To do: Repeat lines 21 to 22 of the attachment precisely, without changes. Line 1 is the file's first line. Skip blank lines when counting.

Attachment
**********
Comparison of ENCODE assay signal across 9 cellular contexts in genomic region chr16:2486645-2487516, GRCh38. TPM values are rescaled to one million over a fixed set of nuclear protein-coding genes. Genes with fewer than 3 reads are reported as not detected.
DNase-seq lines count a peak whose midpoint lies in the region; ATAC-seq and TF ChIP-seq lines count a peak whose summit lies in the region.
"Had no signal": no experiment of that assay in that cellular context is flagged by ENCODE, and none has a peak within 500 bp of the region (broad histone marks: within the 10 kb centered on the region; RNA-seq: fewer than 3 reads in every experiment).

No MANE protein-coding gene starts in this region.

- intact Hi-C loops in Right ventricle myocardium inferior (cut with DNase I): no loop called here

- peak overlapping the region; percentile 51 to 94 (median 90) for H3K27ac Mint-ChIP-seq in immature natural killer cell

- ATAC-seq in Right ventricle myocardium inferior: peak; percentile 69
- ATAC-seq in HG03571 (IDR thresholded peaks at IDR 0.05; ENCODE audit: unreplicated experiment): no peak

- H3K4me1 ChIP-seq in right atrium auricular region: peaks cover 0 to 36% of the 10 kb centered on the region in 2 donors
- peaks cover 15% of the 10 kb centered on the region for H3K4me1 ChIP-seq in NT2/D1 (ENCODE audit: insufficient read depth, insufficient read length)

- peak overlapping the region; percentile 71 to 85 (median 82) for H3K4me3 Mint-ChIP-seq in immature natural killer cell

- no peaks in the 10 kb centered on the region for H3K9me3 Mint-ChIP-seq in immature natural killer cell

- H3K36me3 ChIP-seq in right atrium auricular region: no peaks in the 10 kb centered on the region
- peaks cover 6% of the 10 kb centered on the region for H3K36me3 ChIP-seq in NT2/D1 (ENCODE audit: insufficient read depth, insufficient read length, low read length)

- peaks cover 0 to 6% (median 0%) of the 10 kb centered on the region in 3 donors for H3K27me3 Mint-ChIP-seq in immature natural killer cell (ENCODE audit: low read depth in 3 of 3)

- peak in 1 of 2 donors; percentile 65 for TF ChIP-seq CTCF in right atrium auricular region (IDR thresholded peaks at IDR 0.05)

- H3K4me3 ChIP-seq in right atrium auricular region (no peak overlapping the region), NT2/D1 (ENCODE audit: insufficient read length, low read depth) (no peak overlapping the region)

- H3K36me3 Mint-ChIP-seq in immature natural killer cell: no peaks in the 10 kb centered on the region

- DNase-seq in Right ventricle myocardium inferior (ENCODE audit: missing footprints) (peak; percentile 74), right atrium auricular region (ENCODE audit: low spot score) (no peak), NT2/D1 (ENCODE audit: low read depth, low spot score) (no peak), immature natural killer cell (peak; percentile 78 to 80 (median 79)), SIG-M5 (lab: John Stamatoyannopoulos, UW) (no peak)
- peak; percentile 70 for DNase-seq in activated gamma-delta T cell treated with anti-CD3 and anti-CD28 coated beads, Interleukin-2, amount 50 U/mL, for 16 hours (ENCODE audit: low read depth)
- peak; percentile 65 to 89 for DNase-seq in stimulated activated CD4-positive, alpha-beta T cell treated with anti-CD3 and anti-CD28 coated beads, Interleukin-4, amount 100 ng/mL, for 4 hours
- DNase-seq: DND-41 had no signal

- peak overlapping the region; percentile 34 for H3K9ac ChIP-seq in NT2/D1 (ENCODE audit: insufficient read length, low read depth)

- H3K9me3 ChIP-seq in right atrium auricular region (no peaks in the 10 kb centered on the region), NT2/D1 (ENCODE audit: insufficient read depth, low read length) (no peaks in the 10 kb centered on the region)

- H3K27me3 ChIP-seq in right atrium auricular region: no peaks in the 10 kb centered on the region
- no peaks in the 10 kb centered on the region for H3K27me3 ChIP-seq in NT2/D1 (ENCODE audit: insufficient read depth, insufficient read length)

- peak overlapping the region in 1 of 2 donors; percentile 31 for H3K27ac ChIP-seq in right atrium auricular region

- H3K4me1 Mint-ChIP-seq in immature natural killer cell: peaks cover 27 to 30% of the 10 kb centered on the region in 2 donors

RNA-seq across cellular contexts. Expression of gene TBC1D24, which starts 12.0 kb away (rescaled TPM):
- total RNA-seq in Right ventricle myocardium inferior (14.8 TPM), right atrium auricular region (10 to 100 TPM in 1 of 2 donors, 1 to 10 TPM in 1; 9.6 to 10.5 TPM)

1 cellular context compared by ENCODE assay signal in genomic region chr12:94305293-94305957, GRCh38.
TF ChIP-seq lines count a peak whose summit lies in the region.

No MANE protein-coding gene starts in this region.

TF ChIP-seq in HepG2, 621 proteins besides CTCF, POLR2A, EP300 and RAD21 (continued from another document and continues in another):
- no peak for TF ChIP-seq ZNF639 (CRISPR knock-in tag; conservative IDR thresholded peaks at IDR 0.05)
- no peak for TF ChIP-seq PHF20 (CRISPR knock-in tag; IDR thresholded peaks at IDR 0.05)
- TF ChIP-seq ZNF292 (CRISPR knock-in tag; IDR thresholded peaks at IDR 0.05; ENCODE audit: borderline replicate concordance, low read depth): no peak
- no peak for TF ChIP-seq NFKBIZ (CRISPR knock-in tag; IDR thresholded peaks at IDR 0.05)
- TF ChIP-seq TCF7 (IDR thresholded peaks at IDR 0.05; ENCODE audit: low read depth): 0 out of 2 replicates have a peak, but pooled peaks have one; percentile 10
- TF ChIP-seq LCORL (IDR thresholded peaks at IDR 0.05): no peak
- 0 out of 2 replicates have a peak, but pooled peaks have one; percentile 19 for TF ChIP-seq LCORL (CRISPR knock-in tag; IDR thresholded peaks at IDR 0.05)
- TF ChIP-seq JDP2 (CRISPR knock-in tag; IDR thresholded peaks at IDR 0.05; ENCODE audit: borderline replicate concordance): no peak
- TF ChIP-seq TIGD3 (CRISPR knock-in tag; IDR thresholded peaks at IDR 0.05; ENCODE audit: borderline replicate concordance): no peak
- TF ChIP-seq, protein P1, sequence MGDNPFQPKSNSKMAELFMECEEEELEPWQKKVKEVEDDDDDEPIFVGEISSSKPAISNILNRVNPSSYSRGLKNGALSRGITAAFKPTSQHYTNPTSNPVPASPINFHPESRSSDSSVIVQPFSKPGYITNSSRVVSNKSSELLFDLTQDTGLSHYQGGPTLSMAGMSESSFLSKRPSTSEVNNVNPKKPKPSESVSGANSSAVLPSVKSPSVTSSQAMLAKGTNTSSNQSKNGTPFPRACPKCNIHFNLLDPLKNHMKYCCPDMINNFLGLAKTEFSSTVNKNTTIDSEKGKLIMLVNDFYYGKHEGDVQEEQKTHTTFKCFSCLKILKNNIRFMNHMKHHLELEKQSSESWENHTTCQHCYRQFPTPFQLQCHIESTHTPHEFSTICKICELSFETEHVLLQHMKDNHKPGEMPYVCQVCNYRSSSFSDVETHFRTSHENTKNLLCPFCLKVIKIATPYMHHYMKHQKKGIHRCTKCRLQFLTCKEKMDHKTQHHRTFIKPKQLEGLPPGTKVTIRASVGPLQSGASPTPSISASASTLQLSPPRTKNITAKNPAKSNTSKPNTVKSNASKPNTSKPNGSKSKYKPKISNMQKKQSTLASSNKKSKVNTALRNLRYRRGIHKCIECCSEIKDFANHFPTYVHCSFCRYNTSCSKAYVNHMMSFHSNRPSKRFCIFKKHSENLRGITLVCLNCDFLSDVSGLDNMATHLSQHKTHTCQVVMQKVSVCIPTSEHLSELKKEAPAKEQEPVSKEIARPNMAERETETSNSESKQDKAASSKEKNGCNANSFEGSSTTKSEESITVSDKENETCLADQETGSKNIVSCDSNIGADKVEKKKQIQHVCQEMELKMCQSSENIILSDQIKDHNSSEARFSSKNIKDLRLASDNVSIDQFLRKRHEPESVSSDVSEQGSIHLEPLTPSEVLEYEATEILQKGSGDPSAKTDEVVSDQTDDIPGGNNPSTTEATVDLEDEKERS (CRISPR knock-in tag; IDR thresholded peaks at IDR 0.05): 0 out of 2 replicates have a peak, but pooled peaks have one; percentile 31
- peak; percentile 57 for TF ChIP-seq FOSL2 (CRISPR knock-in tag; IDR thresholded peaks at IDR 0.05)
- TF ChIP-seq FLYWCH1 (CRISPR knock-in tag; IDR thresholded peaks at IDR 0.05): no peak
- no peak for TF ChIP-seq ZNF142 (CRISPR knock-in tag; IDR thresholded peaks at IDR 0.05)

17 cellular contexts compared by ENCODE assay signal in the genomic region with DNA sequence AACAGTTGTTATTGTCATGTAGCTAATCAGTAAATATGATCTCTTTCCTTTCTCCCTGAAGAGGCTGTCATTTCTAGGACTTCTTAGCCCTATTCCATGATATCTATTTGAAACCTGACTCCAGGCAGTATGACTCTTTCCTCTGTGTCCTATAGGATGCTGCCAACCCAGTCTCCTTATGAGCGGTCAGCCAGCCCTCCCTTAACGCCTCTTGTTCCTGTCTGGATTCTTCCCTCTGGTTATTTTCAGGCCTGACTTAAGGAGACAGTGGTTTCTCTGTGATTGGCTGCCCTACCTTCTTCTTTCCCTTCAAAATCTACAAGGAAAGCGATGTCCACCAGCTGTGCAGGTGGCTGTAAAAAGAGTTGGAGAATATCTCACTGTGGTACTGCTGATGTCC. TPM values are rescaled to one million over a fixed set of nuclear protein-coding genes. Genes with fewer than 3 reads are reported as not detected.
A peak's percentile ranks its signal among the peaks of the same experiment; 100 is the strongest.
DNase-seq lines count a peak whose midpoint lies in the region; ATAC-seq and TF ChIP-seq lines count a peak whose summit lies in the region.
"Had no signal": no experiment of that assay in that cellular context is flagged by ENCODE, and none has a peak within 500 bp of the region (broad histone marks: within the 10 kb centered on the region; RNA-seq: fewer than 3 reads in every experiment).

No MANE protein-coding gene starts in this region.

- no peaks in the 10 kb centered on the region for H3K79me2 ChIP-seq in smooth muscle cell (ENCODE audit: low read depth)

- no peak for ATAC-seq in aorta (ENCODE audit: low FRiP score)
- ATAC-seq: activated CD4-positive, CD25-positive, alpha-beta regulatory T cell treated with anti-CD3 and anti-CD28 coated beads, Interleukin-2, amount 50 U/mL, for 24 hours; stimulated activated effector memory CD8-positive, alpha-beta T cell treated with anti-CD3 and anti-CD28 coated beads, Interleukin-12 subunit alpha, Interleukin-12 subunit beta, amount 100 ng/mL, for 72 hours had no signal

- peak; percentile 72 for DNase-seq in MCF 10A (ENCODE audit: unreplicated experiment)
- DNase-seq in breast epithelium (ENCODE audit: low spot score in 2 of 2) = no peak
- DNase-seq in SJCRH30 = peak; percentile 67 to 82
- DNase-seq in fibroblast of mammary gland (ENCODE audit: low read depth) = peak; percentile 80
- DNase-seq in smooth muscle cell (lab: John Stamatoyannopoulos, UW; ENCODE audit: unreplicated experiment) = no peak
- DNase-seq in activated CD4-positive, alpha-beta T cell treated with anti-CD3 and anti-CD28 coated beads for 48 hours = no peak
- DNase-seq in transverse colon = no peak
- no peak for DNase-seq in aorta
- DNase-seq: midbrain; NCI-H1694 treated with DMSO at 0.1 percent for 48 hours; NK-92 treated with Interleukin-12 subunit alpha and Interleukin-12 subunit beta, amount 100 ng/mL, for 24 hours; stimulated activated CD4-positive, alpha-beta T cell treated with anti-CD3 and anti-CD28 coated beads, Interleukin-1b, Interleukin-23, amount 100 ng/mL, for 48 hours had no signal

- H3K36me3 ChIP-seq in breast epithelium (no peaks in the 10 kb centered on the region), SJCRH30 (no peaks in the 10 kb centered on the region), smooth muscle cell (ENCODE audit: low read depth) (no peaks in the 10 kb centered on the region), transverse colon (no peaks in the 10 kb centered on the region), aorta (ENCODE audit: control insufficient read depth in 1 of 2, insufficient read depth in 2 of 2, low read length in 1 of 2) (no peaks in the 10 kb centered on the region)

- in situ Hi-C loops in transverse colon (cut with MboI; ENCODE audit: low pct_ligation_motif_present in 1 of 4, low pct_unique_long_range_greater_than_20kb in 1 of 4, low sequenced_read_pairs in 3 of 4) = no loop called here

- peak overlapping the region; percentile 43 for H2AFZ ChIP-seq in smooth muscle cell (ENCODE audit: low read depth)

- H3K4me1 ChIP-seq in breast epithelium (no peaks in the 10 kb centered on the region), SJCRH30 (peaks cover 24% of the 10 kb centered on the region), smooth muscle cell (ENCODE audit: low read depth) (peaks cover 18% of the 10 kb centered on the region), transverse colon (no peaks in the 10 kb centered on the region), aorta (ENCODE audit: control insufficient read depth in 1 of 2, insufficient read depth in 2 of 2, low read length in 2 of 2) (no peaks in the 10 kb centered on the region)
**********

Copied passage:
- peak; percentile 65 to 89 for DNase-seq in stimulated activated CD4-positive, alpha-beta T cell treated with anti-CD3 and anti-CD28 coated beads, Interleukin-4, amount 100 ng/mL, for 4 hours
- DNase-seq: DND-41 had no signal